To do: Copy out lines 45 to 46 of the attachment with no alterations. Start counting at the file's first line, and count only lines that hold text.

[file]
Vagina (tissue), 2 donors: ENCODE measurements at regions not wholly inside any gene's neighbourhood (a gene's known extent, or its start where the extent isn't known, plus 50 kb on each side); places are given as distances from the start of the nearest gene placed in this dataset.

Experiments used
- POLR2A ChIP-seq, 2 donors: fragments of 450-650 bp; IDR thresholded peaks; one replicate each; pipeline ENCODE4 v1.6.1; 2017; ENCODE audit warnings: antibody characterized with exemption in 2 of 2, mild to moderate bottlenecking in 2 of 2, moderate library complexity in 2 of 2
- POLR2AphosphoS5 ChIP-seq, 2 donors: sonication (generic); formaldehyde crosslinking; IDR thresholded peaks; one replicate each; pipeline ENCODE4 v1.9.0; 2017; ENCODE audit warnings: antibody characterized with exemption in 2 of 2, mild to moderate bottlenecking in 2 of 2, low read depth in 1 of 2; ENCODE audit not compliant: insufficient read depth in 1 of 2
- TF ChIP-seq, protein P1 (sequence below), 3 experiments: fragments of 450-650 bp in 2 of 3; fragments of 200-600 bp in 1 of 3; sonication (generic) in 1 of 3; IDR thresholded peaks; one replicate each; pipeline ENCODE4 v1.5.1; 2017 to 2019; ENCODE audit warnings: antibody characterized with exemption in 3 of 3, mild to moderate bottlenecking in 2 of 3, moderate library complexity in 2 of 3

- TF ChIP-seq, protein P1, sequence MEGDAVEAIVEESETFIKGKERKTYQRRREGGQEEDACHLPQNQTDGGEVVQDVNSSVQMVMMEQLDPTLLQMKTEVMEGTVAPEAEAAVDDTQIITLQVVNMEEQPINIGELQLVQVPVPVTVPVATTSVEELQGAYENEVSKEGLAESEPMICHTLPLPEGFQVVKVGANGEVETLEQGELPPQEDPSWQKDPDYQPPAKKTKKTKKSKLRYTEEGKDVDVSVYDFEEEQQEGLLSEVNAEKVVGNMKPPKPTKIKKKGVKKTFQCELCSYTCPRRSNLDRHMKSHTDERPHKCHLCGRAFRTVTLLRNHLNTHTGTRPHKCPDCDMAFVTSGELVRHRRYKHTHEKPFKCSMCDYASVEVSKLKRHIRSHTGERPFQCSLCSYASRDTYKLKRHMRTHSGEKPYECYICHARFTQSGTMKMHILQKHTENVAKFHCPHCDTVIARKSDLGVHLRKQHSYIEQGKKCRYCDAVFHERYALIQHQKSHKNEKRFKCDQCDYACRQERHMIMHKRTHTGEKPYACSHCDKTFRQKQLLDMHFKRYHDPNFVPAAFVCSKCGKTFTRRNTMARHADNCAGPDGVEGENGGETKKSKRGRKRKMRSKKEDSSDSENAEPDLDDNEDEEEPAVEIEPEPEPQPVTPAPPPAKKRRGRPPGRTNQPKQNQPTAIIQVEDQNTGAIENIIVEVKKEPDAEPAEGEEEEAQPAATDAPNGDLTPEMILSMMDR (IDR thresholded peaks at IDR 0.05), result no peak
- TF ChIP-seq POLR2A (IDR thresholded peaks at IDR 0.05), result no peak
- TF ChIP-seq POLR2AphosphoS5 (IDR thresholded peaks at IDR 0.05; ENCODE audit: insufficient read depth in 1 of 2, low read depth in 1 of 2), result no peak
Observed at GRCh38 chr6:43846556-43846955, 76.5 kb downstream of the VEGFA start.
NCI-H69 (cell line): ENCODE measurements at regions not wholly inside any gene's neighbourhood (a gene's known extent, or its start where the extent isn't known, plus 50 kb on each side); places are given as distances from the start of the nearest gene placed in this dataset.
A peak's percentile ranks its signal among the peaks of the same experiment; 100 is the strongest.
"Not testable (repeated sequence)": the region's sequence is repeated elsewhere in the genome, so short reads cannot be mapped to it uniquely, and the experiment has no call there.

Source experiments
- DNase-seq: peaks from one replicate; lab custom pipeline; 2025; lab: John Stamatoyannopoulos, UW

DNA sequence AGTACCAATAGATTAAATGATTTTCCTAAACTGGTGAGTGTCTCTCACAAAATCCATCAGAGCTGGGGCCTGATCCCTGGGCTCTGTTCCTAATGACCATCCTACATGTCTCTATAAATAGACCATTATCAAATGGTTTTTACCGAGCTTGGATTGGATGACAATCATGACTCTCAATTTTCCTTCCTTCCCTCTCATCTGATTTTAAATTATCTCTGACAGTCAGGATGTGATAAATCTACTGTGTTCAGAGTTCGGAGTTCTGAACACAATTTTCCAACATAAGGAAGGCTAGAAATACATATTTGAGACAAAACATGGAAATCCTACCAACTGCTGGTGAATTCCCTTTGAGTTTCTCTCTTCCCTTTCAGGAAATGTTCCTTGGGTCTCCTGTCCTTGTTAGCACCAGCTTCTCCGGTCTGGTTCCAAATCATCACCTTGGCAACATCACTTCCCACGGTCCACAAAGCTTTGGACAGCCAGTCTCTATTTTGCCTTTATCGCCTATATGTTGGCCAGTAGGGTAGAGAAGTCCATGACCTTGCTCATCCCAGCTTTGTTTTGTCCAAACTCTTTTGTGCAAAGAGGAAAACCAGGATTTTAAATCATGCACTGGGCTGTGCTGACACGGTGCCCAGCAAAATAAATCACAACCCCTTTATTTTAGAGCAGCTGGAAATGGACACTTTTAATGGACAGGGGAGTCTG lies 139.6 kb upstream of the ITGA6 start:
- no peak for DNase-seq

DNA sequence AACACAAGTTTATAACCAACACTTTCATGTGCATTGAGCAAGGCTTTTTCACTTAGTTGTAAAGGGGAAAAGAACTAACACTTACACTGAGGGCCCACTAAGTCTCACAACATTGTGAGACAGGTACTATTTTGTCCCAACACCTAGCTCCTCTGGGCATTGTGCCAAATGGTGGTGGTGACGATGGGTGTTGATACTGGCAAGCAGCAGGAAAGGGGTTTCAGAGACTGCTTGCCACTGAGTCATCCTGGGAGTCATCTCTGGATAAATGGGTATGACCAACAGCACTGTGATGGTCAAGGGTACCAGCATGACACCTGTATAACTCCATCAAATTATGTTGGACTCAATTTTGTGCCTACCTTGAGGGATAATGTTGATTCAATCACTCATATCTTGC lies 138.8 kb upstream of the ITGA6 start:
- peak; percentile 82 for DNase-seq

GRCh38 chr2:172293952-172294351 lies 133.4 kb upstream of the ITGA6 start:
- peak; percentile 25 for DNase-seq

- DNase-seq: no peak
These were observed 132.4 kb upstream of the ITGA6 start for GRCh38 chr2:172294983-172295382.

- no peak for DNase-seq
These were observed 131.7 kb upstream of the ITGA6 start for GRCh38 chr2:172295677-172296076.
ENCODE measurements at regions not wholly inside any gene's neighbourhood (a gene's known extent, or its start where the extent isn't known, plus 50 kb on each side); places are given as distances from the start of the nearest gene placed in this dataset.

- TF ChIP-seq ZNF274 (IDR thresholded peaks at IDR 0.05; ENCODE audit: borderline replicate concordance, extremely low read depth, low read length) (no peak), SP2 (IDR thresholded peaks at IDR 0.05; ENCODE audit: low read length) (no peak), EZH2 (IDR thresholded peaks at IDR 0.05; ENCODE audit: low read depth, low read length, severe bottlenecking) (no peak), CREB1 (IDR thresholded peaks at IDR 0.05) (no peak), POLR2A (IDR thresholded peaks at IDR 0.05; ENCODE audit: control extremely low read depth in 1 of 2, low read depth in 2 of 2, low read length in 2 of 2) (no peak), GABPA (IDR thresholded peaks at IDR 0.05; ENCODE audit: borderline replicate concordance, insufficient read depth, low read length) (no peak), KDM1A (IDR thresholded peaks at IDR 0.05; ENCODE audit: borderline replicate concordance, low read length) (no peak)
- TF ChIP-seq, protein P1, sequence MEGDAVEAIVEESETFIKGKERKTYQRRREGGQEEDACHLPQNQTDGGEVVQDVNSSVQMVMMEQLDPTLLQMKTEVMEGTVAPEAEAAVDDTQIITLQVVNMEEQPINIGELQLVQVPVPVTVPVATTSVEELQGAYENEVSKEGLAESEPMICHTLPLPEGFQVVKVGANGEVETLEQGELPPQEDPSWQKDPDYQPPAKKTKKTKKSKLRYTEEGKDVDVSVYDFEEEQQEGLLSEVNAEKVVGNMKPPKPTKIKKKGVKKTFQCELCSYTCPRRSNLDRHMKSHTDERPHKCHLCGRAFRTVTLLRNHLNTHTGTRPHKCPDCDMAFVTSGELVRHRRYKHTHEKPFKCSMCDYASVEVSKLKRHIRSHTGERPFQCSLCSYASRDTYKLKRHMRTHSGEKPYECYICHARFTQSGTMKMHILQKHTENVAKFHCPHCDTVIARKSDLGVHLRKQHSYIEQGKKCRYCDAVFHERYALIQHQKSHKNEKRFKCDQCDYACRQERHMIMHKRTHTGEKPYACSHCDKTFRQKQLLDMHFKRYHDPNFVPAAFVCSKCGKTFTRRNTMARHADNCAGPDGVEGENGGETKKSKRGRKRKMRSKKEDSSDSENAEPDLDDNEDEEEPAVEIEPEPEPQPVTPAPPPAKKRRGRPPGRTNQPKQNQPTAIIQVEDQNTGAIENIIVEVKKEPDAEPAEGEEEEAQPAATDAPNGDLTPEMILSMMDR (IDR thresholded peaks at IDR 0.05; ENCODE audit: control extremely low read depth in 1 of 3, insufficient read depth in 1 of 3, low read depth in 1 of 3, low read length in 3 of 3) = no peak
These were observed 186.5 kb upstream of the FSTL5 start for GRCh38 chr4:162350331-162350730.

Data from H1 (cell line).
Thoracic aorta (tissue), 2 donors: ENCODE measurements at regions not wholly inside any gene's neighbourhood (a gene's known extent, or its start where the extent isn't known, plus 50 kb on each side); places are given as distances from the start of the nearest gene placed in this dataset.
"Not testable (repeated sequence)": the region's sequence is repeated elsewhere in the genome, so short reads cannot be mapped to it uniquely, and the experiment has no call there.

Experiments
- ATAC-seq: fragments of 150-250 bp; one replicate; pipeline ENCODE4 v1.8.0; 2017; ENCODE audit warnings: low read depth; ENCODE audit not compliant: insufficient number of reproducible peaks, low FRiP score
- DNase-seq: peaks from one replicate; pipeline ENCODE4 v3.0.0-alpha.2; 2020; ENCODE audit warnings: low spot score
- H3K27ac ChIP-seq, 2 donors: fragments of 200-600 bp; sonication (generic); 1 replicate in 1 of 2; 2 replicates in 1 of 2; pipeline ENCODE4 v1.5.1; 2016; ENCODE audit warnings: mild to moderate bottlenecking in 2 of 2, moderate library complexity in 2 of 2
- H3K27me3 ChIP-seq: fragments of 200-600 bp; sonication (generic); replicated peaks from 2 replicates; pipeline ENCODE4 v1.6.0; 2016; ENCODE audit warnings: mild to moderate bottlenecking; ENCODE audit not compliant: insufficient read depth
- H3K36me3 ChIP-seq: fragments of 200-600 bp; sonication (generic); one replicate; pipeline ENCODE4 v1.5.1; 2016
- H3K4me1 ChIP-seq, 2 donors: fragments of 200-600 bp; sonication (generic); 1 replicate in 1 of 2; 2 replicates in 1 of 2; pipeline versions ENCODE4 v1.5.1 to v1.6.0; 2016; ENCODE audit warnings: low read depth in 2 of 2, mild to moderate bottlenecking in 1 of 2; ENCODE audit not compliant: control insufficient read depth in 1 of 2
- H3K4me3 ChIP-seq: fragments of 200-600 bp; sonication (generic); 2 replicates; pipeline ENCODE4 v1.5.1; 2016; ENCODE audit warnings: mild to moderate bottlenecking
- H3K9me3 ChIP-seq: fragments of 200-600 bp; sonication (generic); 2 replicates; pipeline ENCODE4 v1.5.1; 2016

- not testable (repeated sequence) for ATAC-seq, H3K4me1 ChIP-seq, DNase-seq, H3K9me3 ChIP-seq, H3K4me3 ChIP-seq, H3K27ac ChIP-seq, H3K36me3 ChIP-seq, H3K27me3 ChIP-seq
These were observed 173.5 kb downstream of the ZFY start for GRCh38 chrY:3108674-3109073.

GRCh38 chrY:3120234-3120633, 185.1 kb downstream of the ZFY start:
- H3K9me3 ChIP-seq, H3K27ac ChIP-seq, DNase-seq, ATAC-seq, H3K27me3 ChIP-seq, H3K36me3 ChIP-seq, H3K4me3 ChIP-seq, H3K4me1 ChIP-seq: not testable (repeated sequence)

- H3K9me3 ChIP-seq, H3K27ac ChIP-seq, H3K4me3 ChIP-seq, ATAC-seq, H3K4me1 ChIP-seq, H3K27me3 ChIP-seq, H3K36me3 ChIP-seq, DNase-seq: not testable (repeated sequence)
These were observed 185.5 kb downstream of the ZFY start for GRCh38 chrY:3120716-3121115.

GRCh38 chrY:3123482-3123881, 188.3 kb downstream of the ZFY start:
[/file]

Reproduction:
- H3K9me3 ChIP-seq, H3K27ac ChIP-seq, H3K4me3 ChIP-seq, ATAC-seq, H3K4me1 ChIP-seq, H3K27me3 ChIP-seq, H3K36me3 ChIP-seq, DNase-seq: not testable (repeated sequence)
These were observed 185.5 kb downstream of the ZFY start for GRCh38 chrY:3120716-3121115.